Israeli police violence against Ethiopian anti-violence march

Israeli police arrest Ethiopian protester
By Marianne Azizi

During my visit to Israel to collect material for my new book, it turned out there would be an unexpected chapter.

I am writing this article without looking at a single news report from any news channel or reading a single word on social media. I don’t want to be biased. I was there and saw it all with my own eyes.

Last night, Sunday 3 May, I arrived in Rabin Square to witness a throng of over 10,000 people who were singing and chanting for change. “Medina mishtara” was the call – “police state”. They were calling for no violence.

Their reason to come out on to the streets was, first, in reaction to recent violence by the police against an Ethiopian named Damas Pakada. He was caught on camera having been beaten by police and it was the last straw.

Another reason is that over 51 per cent of the Ethiopians are being watched by the Revaha – the Israeli social services. This is not unique in Israel. There is a huge child trafficking problem in the country, with approximately 33 children taken into private institutions daily. The Ethiopian people serve in the army, risking their lives, yet in everyday life are not even allowed into nightclubs.

On 30 April, a thousand of them marched in Jerusalem. The sight of demonstrations or protests is rare in Israel. The last time Israelis protested in large numbers was in March 2011 over the price of cottage cheese.

There was a slight envy in some of the Israelis I spoke to. They recognised the problems and felt they suffered from the same. Yet, despite their own constant complaining they are a passive people when it comes to demonstrating for their rights. There was a festive atmosphere as people were singing, waving the Israeli and Ethiopian flags and showing their solidarity.

People were choking and struggling to breathe as others helped them. We could smell the pungency in the air. The atmosphere was menacing.

Together with my friend, the journalist and human rights activist Moti Leybel, we threaded our way to the centre of the crowd, where TV cameras were filming and interviewing people. The square was full, and the steps up to City Hall were crammed with police. As we started to walk, there was a bottle of water thrown at the police horses, which then kicked one of the demonstrators. Suddenly firecrackers were thrown down and the crowd quickly dispersed.

The police were gathering in small groups, lined up in pairs of at least ten or twenty. My friend warned me to keep our distance from the police. As an English woman with a European mentality, it was counter instinctive but in this situation I followed the advice. We moved to a corner of the square, where people were still singing and chanting. As a gesture of submission, they held their arms high above their heads with their hands crossed.

The police were organising themselves, clearly with a strategy to divide the crowds. They lined up in rows on the street. As we stood at the corner, suddenly people were running out of a very small café, tears streaming down their eyes. Tear gas had been thrown into the building.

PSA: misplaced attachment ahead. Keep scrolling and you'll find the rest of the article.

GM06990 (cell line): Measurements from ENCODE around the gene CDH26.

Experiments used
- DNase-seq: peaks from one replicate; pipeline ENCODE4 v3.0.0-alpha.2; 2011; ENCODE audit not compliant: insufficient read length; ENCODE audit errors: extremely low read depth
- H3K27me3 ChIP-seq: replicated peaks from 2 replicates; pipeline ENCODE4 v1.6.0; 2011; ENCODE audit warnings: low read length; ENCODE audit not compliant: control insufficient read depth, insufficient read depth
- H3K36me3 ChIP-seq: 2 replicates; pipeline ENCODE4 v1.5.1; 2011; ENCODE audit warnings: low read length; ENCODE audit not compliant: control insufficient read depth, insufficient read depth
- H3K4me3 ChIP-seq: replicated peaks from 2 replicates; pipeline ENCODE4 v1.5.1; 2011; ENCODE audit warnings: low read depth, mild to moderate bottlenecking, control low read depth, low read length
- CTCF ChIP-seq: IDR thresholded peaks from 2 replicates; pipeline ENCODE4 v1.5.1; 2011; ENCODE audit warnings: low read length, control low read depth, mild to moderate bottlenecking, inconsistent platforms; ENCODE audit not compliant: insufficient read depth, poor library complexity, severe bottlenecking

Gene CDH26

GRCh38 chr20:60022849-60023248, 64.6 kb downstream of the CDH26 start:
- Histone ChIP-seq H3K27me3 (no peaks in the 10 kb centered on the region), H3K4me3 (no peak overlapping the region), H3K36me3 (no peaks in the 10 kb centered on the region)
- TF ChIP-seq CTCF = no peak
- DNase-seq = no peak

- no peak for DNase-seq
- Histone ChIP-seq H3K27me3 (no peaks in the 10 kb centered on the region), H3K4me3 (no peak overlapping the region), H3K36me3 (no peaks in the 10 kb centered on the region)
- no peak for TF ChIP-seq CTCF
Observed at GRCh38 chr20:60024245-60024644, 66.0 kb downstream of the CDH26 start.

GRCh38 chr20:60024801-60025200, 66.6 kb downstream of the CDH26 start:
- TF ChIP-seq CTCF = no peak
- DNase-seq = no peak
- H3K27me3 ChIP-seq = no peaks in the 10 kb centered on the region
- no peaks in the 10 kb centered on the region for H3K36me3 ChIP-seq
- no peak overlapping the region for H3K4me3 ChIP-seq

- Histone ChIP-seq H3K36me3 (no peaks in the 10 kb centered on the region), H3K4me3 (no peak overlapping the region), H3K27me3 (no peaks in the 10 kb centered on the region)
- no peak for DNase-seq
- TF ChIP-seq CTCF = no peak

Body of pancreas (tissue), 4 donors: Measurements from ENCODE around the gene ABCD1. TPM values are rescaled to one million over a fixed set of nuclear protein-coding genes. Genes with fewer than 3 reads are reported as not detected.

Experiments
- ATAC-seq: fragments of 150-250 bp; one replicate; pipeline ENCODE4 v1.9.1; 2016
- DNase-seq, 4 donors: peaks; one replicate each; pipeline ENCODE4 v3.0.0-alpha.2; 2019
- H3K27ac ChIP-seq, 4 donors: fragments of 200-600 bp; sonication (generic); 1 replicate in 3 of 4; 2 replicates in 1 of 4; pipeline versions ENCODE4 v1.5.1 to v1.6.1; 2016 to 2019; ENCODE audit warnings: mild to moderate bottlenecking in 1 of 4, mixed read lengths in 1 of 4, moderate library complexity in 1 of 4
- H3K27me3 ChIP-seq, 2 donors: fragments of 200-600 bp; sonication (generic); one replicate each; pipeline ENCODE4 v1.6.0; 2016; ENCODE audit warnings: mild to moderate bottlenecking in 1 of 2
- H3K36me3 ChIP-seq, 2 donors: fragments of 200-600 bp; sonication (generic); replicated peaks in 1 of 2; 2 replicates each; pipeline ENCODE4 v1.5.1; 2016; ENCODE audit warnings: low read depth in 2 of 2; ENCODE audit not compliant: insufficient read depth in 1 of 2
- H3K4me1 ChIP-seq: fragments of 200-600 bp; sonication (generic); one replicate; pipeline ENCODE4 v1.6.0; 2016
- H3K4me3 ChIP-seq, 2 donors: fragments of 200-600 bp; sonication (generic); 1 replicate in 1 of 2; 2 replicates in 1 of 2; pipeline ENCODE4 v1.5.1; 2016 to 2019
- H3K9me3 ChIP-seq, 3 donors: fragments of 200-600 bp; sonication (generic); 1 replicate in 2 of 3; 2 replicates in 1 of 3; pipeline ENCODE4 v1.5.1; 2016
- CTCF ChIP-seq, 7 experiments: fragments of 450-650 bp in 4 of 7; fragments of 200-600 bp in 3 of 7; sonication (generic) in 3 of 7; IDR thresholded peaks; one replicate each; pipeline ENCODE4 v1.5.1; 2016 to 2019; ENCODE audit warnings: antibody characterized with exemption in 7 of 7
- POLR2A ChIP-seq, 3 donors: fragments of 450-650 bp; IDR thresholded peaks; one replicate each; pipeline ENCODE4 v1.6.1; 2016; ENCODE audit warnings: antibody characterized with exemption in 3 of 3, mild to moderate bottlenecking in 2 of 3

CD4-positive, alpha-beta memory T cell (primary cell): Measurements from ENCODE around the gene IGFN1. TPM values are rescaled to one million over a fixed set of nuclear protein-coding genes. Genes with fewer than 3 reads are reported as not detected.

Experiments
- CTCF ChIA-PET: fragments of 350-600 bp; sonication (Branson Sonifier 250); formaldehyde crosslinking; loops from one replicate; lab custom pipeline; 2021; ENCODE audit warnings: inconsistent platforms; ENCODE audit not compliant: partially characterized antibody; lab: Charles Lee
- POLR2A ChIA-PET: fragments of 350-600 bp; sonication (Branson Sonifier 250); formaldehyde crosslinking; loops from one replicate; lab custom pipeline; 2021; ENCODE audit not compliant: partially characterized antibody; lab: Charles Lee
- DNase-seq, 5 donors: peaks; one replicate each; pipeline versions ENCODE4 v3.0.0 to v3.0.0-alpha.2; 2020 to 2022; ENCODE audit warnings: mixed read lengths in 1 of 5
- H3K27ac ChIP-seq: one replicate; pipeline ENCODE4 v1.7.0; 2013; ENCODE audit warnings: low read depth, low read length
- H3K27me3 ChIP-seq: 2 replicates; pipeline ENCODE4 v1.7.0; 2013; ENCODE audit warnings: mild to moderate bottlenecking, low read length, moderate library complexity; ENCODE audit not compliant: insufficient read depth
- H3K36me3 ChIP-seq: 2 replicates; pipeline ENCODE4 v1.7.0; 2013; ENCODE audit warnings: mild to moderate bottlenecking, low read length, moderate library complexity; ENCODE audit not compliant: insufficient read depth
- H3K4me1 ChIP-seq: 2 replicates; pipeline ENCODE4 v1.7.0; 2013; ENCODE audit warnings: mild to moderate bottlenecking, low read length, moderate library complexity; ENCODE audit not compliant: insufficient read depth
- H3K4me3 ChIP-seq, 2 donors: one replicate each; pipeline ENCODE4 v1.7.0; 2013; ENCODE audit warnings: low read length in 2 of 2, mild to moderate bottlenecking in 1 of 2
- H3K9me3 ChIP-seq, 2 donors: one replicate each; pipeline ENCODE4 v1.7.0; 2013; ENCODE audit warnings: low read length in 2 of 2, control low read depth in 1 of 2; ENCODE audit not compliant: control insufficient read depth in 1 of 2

Our video proves this, yet all the media and police are reporting that there was no tear gas at all. We didn’t see how the tear gas had been thrown, but it was clear that it wasn’t the Ethiopians who had done it. People were choking and struggling to breathe as others helped them. We could smell the pungency in the air. The atmosphere was menacing.

Suddenly, at least 20 police charged down a side street after a couple of kids. Firecrackers were being thrown and smoke filled the air. I have never been so close to this kind of activity and found myself jumping each time they landed. People were being hurt and the corner became a frenzy of bodies trying to find cover. Finally the police returned, dragging one young man with them. We managed to film it.

The atmosphere was like a war zone and there were small eruptions of violence. It had been at least seven hours since the march had begun by closing the motorway and various roads. The police intimidation had finally cracked a few people. Stones and sticks were thrown, and we heard that a police car had been overturned. Israelis were standing by and watching, and many agreed that Israelis too suffered from police brutality and the welfare state, with both institutions acting above the law.

The events of last night can be compared to the Baltimore riots last month in the USA. The black people are tired of being oppressed, treated as third rate, and suffering apartheid and constant police interference. The state of Israel calls upon Jews around to come to Israel – “make aliyah” and be safe. The Ethiopian people are Jewish. They came on the basis of these promises, which have all been broken.

Something rotten is happening to the Jewish state. The people are suffering from corruption of extraordinary proportions and seem powerless to change it. Many Israelis talk of the holocaust of today. Over one third of the people are living in poverty, and there’s talk of only 10 per cent with any real money. But they’re afraid to tell the world they are in trouble.

As Binyamin Netanyahu presses on to form a new government, it seems clear the Ethiopian people are not going to give up on their rights.

I left the demonstration with the memory of a police force of immense brutality. Unlike in England, I don’t feel I would ever approach them for help. I had the constant sense that at any point the police would sweep through the crowds with the intention of hurting us.

There appeared to be a lot of support for the Ethiopians from Israelis – some signs were held up saying: “We are all Ethiopian.”

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